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Cochrane Database of Systematic Reviews

Interventions to improve adherence to lipid-lowering medication

Overview of attention for article published in Cochrane database of systematic reviews, December 2016
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About this Attention Score

  • In the top 5% of all research outputs scored by Altmetric
  • High Attention Score compared to outputs of the same age (94th percentile)
  • Good Attention Score compared to outputs of the same age and source (77th percentile)

Mentioned by

blogs
2 blogs
policy
1 policy source
twitter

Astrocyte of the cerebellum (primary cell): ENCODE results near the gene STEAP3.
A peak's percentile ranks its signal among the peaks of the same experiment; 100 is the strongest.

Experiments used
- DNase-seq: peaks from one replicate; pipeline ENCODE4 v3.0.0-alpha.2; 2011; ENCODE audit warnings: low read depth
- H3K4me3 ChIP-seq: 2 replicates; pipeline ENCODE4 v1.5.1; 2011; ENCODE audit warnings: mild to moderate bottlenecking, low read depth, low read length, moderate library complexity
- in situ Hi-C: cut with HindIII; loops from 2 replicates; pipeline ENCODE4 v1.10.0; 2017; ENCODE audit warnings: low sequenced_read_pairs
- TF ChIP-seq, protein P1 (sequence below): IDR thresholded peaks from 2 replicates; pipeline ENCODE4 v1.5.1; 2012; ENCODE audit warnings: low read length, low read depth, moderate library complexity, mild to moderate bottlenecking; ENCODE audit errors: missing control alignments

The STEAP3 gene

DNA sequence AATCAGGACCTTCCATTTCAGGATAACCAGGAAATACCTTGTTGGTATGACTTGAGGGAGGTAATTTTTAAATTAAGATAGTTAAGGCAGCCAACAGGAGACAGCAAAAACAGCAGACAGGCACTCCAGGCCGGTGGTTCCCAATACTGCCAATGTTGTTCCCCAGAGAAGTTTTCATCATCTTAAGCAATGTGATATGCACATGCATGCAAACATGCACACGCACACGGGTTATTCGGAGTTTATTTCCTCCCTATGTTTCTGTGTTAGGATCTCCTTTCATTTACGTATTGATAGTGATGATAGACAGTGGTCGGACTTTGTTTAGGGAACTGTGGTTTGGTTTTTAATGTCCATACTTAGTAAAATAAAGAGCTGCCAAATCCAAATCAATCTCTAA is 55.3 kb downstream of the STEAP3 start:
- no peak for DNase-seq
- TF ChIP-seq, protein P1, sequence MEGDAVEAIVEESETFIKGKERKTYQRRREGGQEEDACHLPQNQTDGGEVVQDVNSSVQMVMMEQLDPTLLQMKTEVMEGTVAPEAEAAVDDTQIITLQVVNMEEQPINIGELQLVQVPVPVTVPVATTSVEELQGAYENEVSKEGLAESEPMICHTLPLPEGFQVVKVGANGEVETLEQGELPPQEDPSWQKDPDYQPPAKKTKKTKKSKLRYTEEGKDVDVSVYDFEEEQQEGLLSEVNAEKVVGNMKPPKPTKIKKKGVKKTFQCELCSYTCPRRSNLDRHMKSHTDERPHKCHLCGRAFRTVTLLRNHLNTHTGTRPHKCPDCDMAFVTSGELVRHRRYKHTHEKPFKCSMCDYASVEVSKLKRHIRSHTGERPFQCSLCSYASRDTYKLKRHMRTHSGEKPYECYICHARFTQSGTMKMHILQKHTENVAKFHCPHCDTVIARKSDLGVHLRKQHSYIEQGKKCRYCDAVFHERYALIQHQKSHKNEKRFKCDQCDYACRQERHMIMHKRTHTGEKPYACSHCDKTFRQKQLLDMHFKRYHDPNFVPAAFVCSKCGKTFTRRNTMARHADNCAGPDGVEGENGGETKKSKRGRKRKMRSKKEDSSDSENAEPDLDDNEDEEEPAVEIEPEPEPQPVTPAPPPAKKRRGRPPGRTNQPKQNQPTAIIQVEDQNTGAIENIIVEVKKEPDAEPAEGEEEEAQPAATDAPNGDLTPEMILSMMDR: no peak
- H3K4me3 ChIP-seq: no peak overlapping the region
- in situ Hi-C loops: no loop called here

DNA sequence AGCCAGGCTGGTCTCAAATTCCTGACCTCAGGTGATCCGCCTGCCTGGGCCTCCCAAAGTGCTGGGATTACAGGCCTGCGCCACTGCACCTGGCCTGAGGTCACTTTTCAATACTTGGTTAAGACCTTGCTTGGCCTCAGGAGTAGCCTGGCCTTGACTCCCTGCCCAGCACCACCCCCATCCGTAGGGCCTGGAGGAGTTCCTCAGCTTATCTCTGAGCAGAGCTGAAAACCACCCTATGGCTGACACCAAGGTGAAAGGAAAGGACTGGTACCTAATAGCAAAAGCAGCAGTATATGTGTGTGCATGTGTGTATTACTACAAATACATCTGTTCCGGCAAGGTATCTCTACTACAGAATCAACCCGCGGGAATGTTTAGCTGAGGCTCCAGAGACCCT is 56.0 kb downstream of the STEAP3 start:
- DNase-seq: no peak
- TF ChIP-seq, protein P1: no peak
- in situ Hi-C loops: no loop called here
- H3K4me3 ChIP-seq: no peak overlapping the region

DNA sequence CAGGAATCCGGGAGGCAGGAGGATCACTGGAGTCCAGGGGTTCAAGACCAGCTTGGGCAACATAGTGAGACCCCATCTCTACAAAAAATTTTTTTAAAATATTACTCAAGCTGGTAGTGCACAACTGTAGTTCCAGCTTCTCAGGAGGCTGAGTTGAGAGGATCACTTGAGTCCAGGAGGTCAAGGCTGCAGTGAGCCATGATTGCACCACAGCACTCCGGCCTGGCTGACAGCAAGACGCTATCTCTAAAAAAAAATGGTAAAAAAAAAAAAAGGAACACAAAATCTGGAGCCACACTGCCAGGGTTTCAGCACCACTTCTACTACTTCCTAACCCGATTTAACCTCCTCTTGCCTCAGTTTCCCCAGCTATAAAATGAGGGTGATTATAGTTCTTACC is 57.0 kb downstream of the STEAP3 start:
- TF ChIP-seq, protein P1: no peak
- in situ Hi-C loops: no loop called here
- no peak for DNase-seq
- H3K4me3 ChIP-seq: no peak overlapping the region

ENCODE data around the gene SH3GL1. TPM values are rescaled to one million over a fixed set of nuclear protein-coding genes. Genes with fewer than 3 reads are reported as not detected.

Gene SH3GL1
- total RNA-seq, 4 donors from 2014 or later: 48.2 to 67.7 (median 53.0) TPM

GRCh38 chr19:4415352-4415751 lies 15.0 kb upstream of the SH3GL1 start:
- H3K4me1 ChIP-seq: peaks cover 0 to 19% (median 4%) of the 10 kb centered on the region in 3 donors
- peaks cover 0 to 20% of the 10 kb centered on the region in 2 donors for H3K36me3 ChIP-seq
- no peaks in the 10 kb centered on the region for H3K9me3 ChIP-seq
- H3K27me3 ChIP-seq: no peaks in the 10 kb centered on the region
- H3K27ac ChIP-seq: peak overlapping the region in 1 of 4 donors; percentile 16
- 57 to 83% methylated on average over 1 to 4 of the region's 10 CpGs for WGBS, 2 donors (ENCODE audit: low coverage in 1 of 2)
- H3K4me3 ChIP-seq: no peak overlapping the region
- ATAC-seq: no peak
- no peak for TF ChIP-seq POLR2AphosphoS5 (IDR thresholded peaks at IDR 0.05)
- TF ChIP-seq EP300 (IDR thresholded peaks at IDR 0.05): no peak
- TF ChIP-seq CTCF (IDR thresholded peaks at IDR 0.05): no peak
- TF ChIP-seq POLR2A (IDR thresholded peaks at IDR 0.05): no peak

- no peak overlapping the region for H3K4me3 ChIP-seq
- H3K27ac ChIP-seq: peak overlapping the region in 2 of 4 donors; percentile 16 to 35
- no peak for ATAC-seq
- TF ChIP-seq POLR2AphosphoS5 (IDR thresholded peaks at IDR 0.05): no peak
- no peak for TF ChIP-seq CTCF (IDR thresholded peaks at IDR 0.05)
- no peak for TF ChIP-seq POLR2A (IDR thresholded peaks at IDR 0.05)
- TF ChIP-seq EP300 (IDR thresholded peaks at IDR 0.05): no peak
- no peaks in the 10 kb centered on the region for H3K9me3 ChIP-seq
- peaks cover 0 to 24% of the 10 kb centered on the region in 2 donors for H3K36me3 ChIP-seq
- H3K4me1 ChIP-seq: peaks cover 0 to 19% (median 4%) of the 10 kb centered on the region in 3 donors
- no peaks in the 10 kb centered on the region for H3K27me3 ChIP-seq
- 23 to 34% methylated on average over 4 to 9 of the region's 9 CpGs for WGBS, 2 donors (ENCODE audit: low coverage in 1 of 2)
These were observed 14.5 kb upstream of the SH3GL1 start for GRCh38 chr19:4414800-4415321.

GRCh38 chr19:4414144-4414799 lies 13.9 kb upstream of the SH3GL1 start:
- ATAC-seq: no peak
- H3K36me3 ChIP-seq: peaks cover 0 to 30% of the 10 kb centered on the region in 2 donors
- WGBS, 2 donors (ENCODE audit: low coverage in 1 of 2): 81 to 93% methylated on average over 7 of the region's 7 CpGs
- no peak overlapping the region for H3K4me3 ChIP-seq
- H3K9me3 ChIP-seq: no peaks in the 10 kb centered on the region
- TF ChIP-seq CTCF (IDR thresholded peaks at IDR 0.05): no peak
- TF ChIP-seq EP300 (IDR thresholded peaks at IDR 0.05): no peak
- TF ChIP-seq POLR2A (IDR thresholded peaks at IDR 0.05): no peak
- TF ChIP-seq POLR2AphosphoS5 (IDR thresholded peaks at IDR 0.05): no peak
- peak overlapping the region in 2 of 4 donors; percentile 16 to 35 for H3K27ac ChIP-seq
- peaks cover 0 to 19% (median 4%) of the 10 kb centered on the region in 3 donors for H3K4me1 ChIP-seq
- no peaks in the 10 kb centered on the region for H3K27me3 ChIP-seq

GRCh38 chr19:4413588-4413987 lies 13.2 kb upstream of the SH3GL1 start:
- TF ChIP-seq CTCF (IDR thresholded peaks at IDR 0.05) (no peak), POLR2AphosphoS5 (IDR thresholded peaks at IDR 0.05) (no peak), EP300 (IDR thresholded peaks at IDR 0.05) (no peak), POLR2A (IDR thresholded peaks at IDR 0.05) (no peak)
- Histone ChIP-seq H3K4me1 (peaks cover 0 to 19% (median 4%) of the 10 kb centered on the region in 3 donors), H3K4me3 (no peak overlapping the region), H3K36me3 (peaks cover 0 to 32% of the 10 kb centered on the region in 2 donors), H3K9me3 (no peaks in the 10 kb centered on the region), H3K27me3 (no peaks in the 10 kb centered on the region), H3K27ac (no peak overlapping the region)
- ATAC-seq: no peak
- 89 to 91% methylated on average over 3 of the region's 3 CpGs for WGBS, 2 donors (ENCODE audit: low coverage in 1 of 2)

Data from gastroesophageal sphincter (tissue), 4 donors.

27 tweeters
facebook
3 Facebook pages
wikipedia
2 Wikipedia pages

Citations

dimensions_citation
82 Dimensions

Readers on

mendeley
406 Mendeley
Title
Interventions to improve adherence to lipid-lowering medication
Published in
Cochrane database of systematic reviews, December 2016
DOI 10.1002/14651858.cd004371.pub4
Pubmed ID
Authors

Mieke L van Driel, Michael D Morledge, Robin Ulep, Johnathon P Shaffer, Philippa Davies, Richard Deichmann

Abstract